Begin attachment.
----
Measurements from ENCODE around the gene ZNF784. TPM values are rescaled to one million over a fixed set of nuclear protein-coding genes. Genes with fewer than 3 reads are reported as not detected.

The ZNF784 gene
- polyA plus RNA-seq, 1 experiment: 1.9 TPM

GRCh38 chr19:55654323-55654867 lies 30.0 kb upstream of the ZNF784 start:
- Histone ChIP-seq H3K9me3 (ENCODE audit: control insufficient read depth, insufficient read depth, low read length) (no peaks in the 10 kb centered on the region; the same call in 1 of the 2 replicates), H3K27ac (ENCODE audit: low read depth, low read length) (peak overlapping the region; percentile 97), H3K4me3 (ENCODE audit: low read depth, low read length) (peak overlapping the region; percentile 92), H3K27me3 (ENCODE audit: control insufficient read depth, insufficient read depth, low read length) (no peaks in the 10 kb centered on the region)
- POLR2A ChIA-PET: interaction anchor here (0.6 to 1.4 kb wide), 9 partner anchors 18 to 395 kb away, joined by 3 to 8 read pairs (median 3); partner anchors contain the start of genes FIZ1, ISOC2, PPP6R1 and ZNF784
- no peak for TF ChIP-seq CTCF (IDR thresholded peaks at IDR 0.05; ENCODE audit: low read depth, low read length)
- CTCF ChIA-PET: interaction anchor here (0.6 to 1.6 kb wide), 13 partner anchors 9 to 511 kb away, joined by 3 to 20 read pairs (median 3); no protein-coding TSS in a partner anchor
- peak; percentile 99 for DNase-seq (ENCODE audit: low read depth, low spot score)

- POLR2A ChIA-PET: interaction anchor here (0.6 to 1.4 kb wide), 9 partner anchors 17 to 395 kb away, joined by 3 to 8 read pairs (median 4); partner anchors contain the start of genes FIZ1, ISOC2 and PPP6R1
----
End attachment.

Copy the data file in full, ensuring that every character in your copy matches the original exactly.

Measurements from ENCODE around the gene ZNF784. TPM values are rescaled to one million over a fixed set of nuclear protein-coding genes. Genes with fewer than 3 reads are reported as not detected.

The ZNF784 gene
- polyA plus RNA-seq, 1 experiment: 1.9 TPM

GRCh38 chr19:55654323-55654867 lies 30.0 kb upstream of the ZNF784 start:
- Histone ChIP-seq H3K9me3 (ENCODE audit: control insufficient read depth, insufficient read depth, low read length) (no peaks in the 10 kb centered on the region; the same call in 1 of the 2 replicates), H3K27ac (ENCODE audit: low read depth, low read length) (peak overlapping the region; percentile 97), H3K4me3 (ENCODE audit: low read depth, low read length) (peak overlapping the region; percentile 92), H3K27me3 (ENCODE audit: control insufficient read depth, insufficient read depth, low read length) (no peaks in the 10 kb centered on the region)
- POLR2A ChIA-PET: interaction anchor here (0.6 to 1.4 kb wide), 9 partner anchors 18 to 395 kb away, joined by 3 to 8 read pairs (median 3); partner anchors contain the start of genes FIZ1, ISOC2, PPP6R1 and ZNF784
- no peak for TF ChIP-seq CTCF (IDR thresholded peaks at IDR 0.05; ENCODE audit: low read depth, low read length)
- CTCF ChIA-PET: interaction anchor here (0.6 to 1.6 kb wide), 13 partner anchors 9 to 511 kb away, joined by 3 to 20 read pairs (median 3); no protein-coding TSS in a partner anchor
- peak; percentile 99 for DNase-seq (ENCODE audit: low read depth, low spot score)

- POLR2A ChIA-PET: interaction anchor here (0.6 to 1.4 kb wide), 9 partner anchors 17 to 395 kb away, joined by 3 to 8 read pairs (median 4); partner anchors contain the start of genes FIZ1, ISOC2 and PPP6R1